Panning techniques can be used to create space, and a much more immersive musical experience.
In much of today’s music, the central rhythm and solo voice are the main focus of the mix. Because of this, the bass drum, snare and singing voice are centrally located – usually called ‘C’ or ‘0’ in most DAW software.
Usually, the rest of the elements in the mix is what the engineer, technician or producer uses to create a stereo image of the track. Our ears tend to focus on the elements of the mix that are in the center or panned at the left or right ends, while the rest becomes more diffuse.
￼The idea is to create an image in audio to obtain movement and excitement, making elements appear in the stereo field to maintain attention of the listener. In many cases you can close your eyes to visualize the musicians playing their instruments as if they were positioned on the stage.
We provide some guidelines, along with certain tricks and practical advice.-
1) Duplicates Guitars: When you record doubled guitars (recording the same part twice on separate tracks), if you separate one track completely to the left and the other fully to the right, you will get a much fuller sound without needing to saturate the whole arrangement.
2) Complementary Panning: If you have two instruments in your mix that occupy a similar range of frequencies, try to pan each one opposite the other. It does not have to be to extremes. For example, a guitar slightly panned to the left could complement a keyboard that is slightly to the right. This creates a better balance in your mix, and the listener does not perceive all the instruments as coming from the same position, which can fatigue and make the listening boring and confusing.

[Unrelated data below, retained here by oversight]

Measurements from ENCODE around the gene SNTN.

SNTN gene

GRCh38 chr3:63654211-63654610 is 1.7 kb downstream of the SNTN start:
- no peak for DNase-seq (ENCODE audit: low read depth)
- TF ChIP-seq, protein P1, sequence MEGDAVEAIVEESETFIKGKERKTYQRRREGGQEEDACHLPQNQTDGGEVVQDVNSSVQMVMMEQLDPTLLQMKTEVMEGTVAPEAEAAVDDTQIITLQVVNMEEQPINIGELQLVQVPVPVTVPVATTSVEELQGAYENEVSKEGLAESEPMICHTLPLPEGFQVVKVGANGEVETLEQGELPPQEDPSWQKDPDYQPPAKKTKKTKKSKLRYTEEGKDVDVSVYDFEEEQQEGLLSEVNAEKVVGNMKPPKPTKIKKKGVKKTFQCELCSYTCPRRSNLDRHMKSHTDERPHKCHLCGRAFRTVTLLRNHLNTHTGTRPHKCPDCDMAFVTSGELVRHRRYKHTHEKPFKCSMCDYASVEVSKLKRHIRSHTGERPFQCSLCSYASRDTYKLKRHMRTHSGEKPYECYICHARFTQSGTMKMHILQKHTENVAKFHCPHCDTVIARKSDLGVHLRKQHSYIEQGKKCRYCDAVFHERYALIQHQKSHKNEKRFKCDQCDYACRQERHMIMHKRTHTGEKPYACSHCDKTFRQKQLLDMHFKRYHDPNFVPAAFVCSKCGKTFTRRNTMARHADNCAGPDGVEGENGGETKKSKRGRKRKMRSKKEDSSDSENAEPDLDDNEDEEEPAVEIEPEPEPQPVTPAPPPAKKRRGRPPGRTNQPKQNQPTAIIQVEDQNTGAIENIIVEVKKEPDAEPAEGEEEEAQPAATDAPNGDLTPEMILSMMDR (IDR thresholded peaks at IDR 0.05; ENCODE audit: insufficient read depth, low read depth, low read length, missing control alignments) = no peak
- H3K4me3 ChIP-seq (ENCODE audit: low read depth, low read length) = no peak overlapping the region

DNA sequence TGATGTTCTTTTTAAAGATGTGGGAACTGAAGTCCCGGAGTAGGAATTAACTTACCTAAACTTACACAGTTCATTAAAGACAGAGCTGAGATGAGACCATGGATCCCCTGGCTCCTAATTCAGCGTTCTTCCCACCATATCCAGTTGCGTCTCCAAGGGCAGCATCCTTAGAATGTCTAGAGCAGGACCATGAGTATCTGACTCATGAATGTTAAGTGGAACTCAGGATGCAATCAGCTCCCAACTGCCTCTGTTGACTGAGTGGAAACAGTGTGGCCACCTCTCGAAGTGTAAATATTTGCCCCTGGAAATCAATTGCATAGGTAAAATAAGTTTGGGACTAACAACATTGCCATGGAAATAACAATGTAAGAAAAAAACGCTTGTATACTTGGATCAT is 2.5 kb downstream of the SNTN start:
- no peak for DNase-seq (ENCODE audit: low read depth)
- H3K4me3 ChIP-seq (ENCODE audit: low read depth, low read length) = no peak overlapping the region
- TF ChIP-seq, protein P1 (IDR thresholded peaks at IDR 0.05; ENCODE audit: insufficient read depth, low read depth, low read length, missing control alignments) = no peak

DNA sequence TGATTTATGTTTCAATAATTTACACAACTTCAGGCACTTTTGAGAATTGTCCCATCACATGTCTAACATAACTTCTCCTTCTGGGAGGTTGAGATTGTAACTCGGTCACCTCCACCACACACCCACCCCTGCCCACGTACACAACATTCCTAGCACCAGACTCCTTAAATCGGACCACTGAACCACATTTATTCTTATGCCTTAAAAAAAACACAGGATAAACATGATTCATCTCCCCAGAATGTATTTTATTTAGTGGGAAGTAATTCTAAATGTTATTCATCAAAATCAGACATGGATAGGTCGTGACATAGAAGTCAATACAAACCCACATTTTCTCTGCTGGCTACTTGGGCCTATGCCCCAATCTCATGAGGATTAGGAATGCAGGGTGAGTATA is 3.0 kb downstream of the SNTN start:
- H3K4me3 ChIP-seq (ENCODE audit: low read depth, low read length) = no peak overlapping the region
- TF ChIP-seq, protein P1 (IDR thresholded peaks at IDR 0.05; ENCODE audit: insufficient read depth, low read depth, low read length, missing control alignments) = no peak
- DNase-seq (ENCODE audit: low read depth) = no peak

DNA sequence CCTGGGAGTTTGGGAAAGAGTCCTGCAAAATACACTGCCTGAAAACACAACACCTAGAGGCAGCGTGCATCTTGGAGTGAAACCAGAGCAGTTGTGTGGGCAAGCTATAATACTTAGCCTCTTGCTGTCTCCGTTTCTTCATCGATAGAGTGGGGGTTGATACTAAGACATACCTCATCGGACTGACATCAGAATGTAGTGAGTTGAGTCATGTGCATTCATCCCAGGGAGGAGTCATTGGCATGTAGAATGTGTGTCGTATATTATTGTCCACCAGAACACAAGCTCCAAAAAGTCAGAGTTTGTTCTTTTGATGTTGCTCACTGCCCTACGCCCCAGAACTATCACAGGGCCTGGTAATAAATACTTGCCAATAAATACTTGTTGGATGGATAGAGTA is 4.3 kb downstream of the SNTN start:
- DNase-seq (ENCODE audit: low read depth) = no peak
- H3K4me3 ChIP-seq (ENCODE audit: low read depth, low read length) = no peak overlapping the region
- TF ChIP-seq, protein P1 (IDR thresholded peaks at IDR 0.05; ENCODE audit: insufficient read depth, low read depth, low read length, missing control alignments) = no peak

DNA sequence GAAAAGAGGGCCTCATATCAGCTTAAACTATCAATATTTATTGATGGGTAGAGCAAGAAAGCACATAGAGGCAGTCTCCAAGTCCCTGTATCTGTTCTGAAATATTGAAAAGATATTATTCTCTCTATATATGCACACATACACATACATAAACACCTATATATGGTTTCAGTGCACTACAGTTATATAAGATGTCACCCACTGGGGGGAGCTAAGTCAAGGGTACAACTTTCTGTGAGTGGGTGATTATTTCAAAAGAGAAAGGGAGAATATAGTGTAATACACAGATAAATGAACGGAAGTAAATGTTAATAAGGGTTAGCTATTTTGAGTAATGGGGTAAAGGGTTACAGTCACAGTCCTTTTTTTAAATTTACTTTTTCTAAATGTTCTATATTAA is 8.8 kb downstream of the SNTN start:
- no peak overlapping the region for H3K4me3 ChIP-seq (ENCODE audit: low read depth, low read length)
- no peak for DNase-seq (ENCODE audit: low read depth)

3)Snare in the center or outside it: Pan your snare completely in the center makes your sound with much punch. While sending it slightly to one side, it can make the listener focus more on other elements, such as the lead vocals or bass drum.
4) Closed strophe, wide chorus: Try a more closed stereo image throughout the mix during the strophes of your songs, but apply a more open image when panning the elements of the choruses beyond the center. Keeping certain elements in that way – or simply at specific moment – will create interest in your tracks.
5) Listen to it in mono: Try listening your mix in monophonic mode to make sure you are not missing out on the process. You may have spent a lot of time working on the panning of all the tracks, just to realize after your mix sounded much more shocking at first!